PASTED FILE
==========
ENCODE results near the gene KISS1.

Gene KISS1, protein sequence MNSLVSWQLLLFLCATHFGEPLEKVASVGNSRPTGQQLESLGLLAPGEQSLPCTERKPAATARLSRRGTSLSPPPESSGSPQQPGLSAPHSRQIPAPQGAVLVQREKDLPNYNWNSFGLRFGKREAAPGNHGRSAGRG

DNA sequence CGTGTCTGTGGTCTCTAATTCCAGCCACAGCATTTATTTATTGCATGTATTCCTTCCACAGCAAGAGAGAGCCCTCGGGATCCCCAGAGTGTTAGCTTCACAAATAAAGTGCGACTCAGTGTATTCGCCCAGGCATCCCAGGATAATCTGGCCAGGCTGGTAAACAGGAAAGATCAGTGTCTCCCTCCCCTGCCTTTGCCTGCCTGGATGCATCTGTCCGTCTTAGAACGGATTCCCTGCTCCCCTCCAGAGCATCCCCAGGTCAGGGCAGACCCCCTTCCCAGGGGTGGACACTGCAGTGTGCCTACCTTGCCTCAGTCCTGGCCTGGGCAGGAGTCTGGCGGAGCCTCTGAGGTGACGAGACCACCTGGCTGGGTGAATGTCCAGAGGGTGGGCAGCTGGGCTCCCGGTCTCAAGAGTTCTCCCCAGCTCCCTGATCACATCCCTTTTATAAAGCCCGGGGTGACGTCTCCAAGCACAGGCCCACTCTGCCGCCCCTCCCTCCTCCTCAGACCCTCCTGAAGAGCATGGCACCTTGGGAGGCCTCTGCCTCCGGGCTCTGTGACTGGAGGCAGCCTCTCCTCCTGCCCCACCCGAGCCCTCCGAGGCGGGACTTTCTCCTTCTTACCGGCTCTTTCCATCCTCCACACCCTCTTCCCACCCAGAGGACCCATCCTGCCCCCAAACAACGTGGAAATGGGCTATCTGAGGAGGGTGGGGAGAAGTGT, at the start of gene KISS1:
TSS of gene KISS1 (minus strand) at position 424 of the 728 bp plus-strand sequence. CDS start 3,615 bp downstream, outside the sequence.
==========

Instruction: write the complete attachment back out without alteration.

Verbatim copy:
ENCODE results near the gene KISS1.

Gene KISS1, protein sequence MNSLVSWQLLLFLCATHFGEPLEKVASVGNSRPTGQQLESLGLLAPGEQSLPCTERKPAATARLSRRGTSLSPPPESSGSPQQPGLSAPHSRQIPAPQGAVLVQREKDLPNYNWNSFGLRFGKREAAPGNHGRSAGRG

DNA sequence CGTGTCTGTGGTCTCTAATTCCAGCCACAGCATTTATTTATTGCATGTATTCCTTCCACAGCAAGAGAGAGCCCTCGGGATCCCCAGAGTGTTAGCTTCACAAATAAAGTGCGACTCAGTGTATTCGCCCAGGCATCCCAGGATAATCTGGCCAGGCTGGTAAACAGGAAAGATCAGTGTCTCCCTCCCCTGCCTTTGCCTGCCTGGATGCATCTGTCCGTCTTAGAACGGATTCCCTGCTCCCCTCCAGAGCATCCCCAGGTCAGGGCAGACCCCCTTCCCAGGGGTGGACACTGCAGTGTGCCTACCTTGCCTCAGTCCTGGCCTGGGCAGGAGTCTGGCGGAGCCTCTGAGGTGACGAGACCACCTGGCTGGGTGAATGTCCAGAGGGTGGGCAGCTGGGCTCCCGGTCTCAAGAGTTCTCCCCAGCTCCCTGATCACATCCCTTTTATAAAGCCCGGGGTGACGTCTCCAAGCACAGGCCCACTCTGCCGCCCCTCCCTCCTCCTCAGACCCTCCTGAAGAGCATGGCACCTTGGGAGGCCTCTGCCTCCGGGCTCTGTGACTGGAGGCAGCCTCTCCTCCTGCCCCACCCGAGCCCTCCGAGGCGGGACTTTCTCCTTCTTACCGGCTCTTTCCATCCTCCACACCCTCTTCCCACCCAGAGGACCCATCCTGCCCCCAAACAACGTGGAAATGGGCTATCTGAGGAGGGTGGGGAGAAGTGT, at the start of gene KISS1:
TSS of gene KISS1 (minus strand) at position 424 of the 728 bp plus-strand sequence. CDS start 3,615 bp downstream, outside the sequence.